The agreement gives CI the right to manage approximately 81,000 hectares (200,000 acres) of pristine forests in the southern Guyana region, in order to maintain the area in a pristine state and secure the environmental services it provides.
Guyana's President Bharrat Jagdeo endorsed the agreement, after CI President Russell Mittermeier and the Commissioner of Guyana's Forestry Commission James Singh signed the TSA.
"We want to preserve the area's biodiversity and demonstrate to the world that conservation concessions are an opportunity for countries to capitalize on vast forests of high conservation value," said Mittermeier. "Conservation concessions offer a land use alternative that conservationists, development agencies, governments and local communities can all support since the ultimate objectives include the long term protection of biodiversity and the stimulation of economic development," he added.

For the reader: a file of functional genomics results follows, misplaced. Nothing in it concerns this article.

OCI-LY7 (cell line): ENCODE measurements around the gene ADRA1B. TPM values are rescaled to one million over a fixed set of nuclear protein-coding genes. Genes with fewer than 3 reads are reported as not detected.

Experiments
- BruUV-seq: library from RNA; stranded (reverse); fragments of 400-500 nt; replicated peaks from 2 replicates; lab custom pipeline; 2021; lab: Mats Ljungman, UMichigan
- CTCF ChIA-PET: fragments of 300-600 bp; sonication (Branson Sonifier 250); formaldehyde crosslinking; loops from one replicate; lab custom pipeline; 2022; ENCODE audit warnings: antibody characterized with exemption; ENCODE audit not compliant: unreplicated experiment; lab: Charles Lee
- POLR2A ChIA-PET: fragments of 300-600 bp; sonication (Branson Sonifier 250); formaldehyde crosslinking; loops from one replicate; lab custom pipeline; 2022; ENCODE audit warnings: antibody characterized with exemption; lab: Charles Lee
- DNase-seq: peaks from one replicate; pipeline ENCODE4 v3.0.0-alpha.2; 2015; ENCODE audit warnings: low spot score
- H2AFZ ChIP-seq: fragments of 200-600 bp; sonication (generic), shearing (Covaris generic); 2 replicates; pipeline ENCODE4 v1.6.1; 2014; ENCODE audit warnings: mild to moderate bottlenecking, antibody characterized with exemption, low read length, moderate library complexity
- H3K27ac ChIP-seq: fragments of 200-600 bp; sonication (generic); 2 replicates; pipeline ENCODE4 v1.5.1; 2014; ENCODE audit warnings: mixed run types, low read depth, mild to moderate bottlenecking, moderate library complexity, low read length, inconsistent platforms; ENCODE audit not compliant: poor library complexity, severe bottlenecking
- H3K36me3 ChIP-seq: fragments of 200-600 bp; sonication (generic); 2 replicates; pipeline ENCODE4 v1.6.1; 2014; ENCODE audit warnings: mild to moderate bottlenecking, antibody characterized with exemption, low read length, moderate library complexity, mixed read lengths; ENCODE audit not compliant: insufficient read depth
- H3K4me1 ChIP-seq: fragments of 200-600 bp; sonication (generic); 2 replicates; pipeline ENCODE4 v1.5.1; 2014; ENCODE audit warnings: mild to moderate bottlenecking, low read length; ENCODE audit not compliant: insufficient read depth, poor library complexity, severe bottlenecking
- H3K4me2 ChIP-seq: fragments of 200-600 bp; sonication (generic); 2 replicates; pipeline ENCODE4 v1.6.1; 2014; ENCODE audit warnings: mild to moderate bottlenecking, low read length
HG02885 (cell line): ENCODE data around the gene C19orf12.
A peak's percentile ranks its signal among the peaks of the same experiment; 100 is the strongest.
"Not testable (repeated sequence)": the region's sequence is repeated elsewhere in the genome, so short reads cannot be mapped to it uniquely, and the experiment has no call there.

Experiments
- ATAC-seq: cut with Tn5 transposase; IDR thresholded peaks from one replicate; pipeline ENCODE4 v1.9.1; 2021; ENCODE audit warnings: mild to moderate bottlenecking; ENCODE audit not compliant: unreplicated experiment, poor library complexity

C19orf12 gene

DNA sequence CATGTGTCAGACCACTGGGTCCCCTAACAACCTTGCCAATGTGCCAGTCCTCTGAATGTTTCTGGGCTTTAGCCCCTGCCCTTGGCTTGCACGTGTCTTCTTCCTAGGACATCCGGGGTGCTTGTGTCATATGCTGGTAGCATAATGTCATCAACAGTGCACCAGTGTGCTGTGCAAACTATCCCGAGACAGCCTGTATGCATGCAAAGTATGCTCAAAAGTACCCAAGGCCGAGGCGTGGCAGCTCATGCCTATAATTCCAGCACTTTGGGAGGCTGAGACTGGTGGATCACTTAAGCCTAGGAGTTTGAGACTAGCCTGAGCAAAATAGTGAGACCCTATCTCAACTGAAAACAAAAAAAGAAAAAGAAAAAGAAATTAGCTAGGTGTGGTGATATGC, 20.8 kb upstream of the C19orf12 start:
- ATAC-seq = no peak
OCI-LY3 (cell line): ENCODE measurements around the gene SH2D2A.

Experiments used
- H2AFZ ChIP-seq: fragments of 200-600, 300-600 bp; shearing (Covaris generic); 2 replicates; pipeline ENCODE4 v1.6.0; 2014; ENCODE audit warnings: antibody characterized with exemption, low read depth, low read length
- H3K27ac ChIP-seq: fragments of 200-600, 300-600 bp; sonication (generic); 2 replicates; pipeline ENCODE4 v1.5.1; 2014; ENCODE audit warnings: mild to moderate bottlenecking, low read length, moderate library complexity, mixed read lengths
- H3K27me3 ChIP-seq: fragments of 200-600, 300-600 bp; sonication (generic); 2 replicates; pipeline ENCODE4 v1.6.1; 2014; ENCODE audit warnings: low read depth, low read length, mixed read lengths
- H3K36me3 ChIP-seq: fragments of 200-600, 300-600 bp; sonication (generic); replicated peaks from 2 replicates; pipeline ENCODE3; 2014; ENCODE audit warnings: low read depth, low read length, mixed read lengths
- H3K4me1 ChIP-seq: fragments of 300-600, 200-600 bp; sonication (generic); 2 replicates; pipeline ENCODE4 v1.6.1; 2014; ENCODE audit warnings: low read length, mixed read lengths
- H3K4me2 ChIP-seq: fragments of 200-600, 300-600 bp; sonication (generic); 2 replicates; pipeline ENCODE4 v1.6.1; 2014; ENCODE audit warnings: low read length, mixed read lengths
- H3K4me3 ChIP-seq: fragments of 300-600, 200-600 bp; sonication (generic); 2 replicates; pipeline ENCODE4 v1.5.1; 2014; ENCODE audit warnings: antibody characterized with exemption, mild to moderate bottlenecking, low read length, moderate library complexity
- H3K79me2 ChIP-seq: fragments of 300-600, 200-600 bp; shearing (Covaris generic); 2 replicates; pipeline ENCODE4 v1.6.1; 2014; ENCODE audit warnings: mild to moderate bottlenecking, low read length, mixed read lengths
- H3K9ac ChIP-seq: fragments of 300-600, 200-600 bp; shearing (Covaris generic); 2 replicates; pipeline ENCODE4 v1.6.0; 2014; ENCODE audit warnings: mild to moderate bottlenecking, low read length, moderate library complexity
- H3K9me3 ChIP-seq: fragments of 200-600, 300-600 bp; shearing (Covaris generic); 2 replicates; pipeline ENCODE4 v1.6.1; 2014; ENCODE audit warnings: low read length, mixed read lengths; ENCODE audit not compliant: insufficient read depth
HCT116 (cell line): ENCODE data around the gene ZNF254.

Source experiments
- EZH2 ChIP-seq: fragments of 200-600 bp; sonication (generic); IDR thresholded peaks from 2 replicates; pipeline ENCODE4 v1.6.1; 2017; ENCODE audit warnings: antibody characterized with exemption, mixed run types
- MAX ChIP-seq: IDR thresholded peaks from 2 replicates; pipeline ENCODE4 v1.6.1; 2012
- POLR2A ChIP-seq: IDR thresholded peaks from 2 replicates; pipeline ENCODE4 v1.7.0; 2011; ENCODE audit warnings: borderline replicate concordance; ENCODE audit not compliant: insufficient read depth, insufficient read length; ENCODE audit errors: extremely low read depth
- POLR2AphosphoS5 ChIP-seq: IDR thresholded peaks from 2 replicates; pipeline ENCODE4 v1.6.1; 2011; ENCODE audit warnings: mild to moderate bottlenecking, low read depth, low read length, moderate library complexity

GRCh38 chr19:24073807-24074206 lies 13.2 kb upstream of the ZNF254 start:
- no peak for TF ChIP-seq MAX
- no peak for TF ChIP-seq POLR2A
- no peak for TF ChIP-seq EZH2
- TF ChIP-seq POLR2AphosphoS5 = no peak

A conservation concession seeks to reconcile conservation objectives with national development by providing an alternative land use option, which competes directly with large-scale logging. Similar to conditions applied to logging operations, CI will pay annual royalties and fees to the Guyana Forestry Commission.
Prior to the TSA, CI was granted an exploratory lease in October 2000 and was required to develop a management plan which includes conducting stakeholder consultations at both the national and local levels and also, conducting a Social Impact Assessment (SIA) which is critical in ensuring that indigenous peoples living closest the concession are not affected. The three indigenous communities nearest to the area Apoteri, Rewa and Crashwater participated in all pro
Contact: Pamela Moyer